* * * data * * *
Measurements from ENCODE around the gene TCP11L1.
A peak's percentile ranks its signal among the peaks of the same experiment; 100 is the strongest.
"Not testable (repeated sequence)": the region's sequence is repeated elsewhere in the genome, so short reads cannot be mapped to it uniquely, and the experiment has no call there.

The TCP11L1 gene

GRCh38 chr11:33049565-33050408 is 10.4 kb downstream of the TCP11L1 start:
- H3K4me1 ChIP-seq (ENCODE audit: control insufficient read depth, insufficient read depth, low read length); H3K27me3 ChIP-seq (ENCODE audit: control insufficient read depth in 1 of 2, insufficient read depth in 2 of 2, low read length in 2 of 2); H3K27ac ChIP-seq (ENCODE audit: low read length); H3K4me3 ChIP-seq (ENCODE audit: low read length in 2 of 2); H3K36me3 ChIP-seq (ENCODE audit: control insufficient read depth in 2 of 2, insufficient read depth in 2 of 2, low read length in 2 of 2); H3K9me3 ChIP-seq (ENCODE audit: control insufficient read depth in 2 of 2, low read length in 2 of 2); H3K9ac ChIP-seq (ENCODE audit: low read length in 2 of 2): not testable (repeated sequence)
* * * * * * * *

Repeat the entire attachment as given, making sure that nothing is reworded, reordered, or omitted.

Measurements from ENCODE around the gene TCP11L1.
A peak's percentile ranks its signal among the peaks of the same experiment; 100 is the strongest.
"Not testable (repeated sequence)": the region's sequence is repeated elsewhere in the genome, so short reads cannot be mapped to it uniquely, and the experiment has no call there.

The TCP11L1 gene

GRCh38 chr11:33049565-33050408 is 10.4 kb downstream of the TCP11L1 start:
- H3K4me1 ChIP-seq (ENCODE audit: control insufficient read depth, insufficient read depth, low read length); H3K27me3 ChIP-seq (ENCODE audit: control insufficient read depth in 1 of 2, insufficient read depth in 2 of 2, low read length in 2 of 2); H3K27ac ChIP-seq (ENCODE audit: low read length); H3K4me3 ChIP-seq (ENCODE audit: low read length in 2 of 2); H3K36me3 ChIP-seq (ENCODE audit: control insufficient read depth in 2 of 2, insufficient read depth in 2 of 2, low read length in 2 of 2); H3K9me3 ChIP-seq (ENCODE audit: control insufficient read depth in 2 of 2, low read length in 2 of 2); H3K9ac ChIP-seq (ENCODE audit: low read length in 2 of 2): not testable (repeated sequence)